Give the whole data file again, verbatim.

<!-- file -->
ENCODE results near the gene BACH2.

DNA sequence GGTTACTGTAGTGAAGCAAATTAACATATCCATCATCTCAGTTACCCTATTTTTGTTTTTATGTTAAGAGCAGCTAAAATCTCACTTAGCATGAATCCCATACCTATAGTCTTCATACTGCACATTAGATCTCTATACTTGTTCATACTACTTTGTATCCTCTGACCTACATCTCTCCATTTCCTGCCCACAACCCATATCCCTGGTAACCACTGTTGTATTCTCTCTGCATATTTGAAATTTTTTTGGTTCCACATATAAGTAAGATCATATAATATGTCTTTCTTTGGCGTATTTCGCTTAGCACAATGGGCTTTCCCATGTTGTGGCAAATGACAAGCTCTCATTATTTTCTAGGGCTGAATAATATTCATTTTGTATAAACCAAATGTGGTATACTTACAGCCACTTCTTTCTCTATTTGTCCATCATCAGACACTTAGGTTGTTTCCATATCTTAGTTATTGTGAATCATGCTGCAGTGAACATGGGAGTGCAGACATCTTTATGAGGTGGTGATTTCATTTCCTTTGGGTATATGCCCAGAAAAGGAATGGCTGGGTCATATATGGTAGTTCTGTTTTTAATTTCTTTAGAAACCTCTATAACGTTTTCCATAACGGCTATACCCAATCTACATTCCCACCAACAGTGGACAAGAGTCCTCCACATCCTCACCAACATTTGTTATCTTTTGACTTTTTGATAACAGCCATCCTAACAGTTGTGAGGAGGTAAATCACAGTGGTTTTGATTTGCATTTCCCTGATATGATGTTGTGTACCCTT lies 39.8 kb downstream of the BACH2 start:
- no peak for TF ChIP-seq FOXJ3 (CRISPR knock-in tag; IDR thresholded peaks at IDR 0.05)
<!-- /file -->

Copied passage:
ENCODE results near the gene BACH2.

DNA sequence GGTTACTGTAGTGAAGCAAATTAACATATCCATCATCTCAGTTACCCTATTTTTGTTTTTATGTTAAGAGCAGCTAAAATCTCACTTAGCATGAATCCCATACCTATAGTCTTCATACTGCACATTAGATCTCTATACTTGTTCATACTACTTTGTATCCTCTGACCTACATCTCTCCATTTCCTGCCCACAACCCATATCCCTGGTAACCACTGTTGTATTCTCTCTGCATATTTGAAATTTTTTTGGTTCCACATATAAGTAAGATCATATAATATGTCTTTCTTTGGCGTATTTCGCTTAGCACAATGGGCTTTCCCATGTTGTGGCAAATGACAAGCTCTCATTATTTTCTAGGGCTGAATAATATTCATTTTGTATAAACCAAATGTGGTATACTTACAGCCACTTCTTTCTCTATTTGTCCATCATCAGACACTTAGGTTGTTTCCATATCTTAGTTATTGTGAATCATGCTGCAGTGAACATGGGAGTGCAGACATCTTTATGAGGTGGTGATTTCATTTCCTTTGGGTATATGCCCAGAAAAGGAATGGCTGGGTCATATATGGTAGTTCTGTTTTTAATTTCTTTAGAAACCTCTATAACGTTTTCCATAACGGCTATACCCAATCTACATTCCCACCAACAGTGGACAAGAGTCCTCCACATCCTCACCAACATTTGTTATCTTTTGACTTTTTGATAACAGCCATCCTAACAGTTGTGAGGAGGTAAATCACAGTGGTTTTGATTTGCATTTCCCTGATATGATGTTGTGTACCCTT lies 39.8 kb downstream of the BACH2 start:
- no peak for TF ChIP-seq FOXJ3 (CRISPR knock-in tag; IDR thresholded peaks at IDR 0.05)